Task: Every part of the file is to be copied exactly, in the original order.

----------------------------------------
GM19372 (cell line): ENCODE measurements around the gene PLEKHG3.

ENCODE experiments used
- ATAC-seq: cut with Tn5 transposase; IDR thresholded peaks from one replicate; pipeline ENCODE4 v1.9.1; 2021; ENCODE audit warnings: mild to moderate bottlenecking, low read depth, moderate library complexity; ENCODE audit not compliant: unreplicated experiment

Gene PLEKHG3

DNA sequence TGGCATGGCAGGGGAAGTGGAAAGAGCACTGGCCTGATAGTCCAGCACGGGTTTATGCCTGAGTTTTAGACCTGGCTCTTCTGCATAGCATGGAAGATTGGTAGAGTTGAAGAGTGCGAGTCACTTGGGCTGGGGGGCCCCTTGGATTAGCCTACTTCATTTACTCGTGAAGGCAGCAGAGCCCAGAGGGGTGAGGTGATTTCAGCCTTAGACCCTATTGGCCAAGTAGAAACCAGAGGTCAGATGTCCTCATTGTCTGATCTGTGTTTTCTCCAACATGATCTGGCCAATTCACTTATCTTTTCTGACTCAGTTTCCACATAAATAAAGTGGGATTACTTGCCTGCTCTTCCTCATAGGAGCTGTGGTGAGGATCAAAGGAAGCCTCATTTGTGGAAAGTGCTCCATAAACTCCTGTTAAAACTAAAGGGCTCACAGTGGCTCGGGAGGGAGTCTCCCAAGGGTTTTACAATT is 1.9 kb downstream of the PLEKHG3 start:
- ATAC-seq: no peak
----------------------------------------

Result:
GM19372 (cell line): ENCODE measurements around the gene PLEKHG3.

ENCODE experiments used
- ATAC-seq: cut with Tn5 transposase; IDR thresholded peaks from one replicate; pipeline ENCODE4 v1.9.1; 2021; ENCODE audit warnings: mild to moderate bottlenecking, low read depth, moderate library complexity; ENCODE audit not compliant: unreplicated experiment

Gene PLEKHG3

DNA sequence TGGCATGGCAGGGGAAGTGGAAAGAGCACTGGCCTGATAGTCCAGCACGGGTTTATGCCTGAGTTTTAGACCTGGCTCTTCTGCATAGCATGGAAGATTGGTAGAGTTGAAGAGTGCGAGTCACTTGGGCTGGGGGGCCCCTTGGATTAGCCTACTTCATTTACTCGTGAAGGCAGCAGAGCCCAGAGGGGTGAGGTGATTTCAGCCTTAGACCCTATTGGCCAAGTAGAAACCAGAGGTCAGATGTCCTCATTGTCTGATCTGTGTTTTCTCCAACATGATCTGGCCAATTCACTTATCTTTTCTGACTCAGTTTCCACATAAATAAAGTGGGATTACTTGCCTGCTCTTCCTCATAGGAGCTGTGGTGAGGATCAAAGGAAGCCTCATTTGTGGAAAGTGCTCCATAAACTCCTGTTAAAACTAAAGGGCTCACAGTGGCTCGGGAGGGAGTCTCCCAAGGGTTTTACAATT is 1.9 kb downstream of the PLEKHG3 start:
- ATAC-seq: no peak